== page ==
I’ve followed Delta Rae for many years now and with each track they release I fall more and more in love with their outstanding brand of country folk music. They’ve tackled subjects surrounding celebrating the memory of those who’ve passed away, forgiving who we were when we were younger and loving someone our whole life long. Today however they’ve tackled a subject matter that personally affected band member Brittany Holljes.

Their latest track, Hands Dirty, focuses on Brittany Holljes telling the story of her own sexual assault that happened to her when she was thirteen years old but she didn’t want the song to be about victimhood, instead the track envisions a future where the current state of misogyny is no more. The track is incredibly powerful with thought provoking lyrics, an emotive vocal display that will truly hit you hard and a mesmerising music video that compliments the track perfectly.

The world needs this song and the world needs more artists like Delta Rae. Beneath I’ve included Brittany Holljes’s open letter to the fans of Delta Rae about the track and her desire for her own story to drive people to the polls in the midterm elections and see a historic number of women put into congress. Read this letter as it is the honesty that is sorely needed in the modern era.

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Brittany Holljes’s letter:

I have seen the other side of the mountain
Where every queen will be afforded her throne
And I will stand beside my sisters
And all persistent resistors
They’ll say I knew it would come true
And I’ll say darling, Me Too.

I was sexually assaulted when I was 13. I won’t go into the details, even though I remember them and the trauma vividly. My adrenaline kicks in, even now, thinking about it 16 years later. When it happened, the first person I confided in was my friend Liz, who was like a big sister to me. She told me to tell my brothers, Ian and Eric, and they urged me to tell our parents. I did. A year later I dropped out of high school. I went to community college and graduated from UC Berkeley before eventually moving to North Carolina, into a big house in the middle of the woods with Ian, Eric, and Liz, and finding our rhythm section, Mike and Grant. That fall we started Delta Rae, and my whole life changed.

But, I can’t say I never looked back. I will never be able to forget the assault. My life changed then too. I was lucky to be believed and to have the support of my close friends and family. And I, like most women who say “Me Too,” didn’t quit on myself after the first assault or after countless other times experiencing misogyny, harassment or violence since. We just keep working.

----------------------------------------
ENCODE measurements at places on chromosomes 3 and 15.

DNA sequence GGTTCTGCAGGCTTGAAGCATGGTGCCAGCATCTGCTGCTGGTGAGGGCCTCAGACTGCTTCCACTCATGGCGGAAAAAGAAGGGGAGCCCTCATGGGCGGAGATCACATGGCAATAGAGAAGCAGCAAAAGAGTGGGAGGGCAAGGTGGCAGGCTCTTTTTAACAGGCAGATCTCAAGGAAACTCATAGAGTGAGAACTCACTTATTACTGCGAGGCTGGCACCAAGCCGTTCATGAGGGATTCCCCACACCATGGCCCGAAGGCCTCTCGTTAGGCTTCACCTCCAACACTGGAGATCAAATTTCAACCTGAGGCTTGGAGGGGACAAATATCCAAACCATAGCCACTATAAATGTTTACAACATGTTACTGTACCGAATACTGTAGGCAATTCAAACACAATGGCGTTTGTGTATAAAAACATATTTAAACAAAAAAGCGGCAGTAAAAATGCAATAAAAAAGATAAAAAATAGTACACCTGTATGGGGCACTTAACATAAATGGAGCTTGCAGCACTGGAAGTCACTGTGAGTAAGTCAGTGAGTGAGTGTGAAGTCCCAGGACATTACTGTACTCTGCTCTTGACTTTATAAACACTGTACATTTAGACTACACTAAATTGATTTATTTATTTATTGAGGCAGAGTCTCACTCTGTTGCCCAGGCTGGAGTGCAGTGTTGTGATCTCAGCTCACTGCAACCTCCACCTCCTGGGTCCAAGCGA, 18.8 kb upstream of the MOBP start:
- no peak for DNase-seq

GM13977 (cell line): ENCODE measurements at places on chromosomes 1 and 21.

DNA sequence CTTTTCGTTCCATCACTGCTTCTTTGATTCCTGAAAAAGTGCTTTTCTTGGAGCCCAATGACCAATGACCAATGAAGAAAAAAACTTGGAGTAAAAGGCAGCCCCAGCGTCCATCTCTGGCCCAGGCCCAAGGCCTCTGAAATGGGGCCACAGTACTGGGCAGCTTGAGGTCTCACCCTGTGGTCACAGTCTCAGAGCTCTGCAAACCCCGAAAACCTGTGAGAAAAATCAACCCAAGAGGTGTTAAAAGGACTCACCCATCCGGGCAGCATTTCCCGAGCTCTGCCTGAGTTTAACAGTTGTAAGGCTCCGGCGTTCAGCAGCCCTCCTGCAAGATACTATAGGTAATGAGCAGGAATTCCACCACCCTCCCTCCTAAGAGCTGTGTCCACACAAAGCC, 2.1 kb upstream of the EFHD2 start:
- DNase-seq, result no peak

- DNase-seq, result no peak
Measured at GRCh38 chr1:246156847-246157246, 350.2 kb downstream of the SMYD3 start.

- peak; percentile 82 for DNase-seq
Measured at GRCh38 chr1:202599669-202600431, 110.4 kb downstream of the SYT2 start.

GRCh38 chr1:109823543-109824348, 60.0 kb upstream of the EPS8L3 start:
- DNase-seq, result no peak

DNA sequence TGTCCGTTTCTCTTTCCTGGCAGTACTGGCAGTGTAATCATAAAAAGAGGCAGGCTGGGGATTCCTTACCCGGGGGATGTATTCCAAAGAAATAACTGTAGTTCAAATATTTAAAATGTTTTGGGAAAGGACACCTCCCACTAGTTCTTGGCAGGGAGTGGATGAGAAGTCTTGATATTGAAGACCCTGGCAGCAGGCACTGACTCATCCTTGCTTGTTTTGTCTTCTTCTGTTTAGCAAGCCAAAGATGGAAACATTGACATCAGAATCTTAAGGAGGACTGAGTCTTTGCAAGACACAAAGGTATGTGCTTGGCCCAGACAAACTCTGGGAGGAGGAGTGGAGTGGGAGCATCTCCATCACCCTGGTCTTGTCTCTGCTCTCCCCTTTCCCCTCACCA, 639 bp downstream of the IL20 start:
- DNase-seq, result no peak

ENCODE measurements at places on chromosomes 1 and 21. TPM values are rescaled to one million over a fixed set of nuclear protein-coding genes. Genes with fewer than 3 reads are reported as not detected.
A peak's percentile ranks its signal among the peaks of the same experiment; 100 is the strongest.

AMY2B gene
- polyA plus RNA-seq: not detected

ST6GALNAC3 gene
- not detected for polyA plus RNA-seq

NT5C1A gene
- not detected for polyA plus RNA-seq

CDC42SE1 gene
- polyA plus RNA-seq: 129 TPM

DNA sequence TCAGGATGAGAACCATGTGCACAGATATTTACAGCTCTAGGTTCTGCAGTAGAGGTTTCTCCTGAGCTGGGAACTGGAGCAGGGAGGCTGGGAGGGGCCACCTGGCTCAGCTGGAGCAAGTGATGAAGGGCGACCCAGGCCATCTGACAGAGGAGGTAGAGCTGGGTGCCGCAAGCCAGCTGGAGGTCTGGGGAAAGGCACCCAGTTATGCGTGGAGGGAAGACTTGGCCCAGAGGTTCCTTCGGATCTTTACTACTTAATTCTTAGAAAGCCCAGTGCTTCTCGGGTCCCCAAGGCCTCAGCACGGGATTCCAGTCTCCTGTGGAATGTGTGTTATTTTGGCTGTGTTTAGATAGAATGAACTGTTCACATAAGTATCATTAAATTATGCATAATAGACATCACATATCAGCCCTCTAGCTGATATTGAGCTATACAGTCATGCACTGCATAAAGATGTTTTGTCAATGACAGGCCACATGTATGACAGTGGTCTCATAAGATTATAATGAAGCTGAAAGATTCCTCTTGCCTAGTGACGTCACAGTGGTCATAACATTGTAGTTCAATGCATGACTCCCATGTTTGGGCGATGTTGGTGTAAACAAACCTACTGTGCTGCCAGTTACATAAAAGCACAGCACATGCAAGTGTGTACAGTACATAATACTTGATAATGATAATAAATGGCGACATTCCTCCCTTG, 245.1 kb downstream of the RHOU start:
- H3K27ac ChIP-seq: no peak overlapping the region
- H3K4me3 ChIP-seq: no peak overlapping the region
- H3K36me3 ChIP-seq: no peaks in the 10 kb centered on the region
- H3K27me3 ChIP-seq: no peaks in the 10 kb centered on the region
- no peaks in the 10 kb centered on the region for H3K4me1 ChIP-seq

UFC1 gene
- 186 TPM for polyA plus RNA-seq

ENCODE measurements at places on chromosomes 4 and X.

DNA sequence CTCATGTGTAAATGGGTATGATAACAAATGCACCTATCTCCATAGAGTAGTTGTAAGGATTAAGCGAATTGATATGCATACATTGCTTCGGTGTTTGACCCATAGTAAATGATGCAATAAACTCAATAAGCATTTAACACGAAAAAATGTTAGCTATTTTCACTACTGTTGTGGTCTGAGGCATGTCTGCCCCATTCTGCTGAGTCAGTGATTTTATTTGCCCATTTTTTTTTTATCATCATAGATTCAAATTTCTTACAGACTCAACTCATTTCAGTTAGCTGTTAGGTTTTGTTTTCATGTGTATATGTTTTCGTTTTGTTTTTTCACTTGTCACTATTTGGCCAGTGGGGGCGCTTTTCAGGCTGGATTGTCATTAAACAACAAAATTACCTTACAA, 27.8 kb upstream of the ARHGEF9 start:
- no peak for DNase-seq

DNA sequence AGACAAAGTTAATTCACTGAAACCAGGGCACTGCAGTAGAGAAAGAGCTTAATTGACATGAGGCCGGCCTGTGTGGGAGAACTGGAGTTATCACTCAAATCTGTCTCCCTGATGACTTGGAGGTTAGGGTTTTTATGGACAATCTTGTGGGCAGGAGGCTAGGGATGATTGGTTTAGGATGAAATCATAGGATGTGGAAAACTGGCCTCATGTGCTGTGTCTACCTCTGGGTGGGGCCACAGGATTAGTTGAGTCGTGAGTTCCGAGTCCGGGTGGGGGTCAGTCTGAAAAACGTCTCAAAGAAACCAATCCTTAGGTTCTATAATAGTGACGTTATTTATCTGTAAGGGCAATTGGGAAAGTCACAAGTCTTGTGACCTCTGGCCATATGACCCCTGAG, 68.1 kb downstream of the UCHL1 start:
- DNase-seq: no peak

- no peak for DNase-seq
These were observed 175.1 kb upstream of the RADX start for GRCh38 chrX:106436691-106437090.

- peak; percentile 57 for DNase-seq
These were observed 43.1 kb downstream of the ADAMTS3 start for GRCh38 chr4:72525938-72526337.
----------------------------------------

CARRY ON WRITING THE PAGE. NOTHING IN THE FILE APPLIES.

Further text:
My brother and I wrote “Hands Dirty” because women in America are doing just that every day – tirelessly working at our jobs, pursuing our education, running for office in record numbers in the 2018 election. We create beautiful art, raise children, start businesses, teach young people, save lives. We keep pursuing our goals as though nothing is wrong, but something IS deeply wrong. 

One in three women have been the victim of sexual violence.* On top of what we are trying to accomplish as individuals, we are still fighting collectively to be seen as human beings. As equals. Women are not victims, but we have been victimized. But the even more complex truth is that it’s not just women who are being abused. One in six men also experience sexual violence, and the likelihood grows based on your economic status, race, sexual orientation, disabilities or whether you’re an immigrant.*

The real fight is not between genders. The fight is against institutional corruption that reinforces toxic masculinity and ignores or excuses sexual violence. That’s why we need to all rally together as a united front to dismantle a broken system and disrupt the status quo of government, corporate industry and popular culture. 

Delta Rae is a band fronted by two strong women, and backed by four feminist men. There are people who look to Liz and me as role models, but there are days when I don’t feel strong enough to be a role model for anyone, when the shame and rage of my experiences as a woman threaten to overwhelm me. The show must go on, and it does thanks to our fierce fans, who give me back a belief in myself. But most women don’t get applause at the end of the day.

We are seldom told we’re powerful. In fact, we are often told the opposite from the time we are very young. Now more than ever – thanks in large part to the #MeToo movement – brave women have been raising their voices, creating new awareness of the old, ugly reality that many of us have known since childhood. We wrote “Hands Dirty” because we refuse to give up on the inevitable, equitable future. We believe that women will rise and claim our place as leaders in this world because the future is up to us – as women and for anyone who believes in equality. Women are not a monolith, we have diverse beliefs, but we all will benefit when women are in positions of power — representing our diversity of experiences and inspiring the next generation to further the progress. 

This November, we have the opportunity to get an historic number of women elected. Let’s do it by getting an historic number of women voting in the midterms and beyond. Volunteer with Rock The Vote, HeadCount, Emily’s List or one of the many great organizations helping us to all raise our voices. Speak up about the causes that matter to you. Inspire your friends, coworkers, classmates, family and neighbors to vote.

If you’re ready for a change… Me Too. Let’s get our HANDS DIRTY.

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